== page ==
The employee returned to his job in December 1973 on a part-time basis. After attempting to perform the job for approximately 2 months, he found that the pain was so intense that it interfered with his work, which required a substantial amount of walking and driving. After a discussion of these physical problems with his branch manager, the employee agreed to move from Duluth to Minneapolis, in conjunction with a promotion to the job of service coordinator. Nonetheless, in 1974 and 1975 the pain associated with the back problems increased, and his headaches began intensifying. During this period the employee continued to seek medical treatment, and the bills for this treatment were sent directly to Litton and were paid by the group insurer.

Finding it increasingly difficult to perform the work of a service manager, the employee finally resigned from his job with Litton in 1976 and has not worked since that time. Before he left his employment, the employee had a discussion with his branch manager who advised him "to go on disability status." Accordingly, from November of 1976 until June of 1977, the employee received short-term disability benefits through Litton's group insurance plan. In June of 1977 the employee's status changed and he began receiving long-term disability benefits. Thereafter, some 7½ years after the date of injury, the employee formally commenced this workers' compensation proceeding. The employee continues to suffer from persistent and severe pain, and underwent additional surgery most recently in June of 1981.

Litton's primary argument on appeal is that the Court of Appeals erred in refusing to hold the employee's claim petition barred under the applicable statute of limitations, which reads as follows:

The time within which the following acts shall be performed shall be limited to the following periods, respectively: (1) Actions or proceedings by an injured employee to determine or recover compensation, three years after the employer has made written report of the injury to the commissioner of the department of labor and industry, but not to exceed six years from the date of the accident.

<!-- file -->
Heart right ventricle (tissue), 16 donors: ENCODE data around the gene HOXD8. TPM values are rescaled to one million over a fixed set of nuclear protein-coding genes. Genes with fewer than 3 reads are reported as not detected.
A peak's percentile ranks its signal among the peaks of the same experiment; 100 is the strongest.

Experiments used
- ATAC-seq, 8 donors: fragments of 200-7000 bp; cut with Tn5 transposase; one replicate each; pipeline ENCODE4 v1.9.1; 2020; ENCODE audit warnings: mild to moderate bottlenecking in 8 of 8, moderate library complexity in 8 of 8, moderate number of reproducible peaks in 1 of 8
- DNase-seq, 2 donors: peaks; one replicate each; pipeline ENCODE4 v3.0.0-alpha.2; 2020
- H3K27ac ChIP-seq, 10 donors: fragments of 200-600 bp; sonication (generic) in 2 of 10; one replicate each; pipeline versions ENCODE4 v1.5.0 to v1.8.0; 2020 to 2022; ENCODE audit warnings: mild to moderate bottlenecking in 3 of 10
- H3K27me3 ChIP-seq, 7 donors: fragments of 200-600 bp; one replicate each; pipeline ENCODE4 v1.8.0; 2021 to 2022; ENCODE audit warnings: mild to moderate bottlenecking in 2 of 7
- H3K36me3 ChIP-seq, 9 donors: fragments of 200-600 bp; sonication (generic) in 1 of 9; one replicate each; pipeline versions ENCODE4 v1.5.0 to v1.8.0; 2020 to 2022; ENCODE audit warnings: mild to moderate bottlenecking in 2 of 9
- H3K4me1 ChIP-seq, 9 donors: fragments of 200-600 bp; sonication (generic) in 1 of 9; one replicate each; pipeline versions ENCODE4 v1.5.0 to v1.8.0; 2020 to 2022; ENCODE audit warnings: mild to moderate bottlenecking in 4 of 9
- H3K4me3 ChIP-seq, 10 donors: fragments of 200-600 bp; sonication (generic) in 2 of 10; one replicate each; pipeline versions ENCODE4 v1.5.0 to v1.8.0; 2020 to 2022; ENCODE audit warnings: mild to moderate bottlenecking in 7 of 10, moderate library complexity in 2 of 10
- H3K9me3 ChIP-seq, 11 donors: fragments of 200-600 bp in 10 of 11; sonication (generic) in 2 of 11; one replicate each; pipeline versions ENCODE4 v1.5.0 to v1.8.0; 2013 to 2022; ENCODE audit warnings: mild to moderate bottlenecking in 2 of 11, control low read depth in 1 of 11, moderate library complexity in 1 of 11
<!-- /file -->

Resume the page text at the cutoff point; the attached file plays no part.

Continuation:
Minn.Stat. § 176.151(1) (1982). The Court of Appeals found that the wage and disability payments were made in lieu of workers' compensation benefits, and that the payments therefore tolled the running of the statute. It is established that the payment of disability benefits or medical expenses by an employer following a compensable injury may constitute an "action or proceeding" within the meaning of Minn.Stat. § 176.151(1) (1982) that tolls the running of that statute if the parties intended that the payments be in lieu of compensation benefits. See Weidemann v. Kemper Insurance Group, 312 Minn. 157, 160-61, 251 N.W.2d 117, 119 (1977); see also Knopp v. Gutterman, 258 Minn. 33, 42, 102 N.W.2d 689, 696 (1960). This rule is in accord with the principle *458 that the Workers' Compensation Act is to be given a liberal construction to achieve its humanitarian purpose by affording coverage in all cases which, under the statute, are reasonably compensable. See, e.g., Dependents of Lemke v. Knudsen Trucking, Inc., 291 N.W.2d 378, 380 (Minn.1980). As we stated in Weidemann: "To permit an employer to make unreported payments of the type of benefits compensable under the Workers' Compensation Act and thereafter assert the statute of limitations when the employee files an untimely claim would be subversive of the purposes and objectives of the act." 312 Minn. at 161, 251 N.W.2d at 119-20 (citations omitted).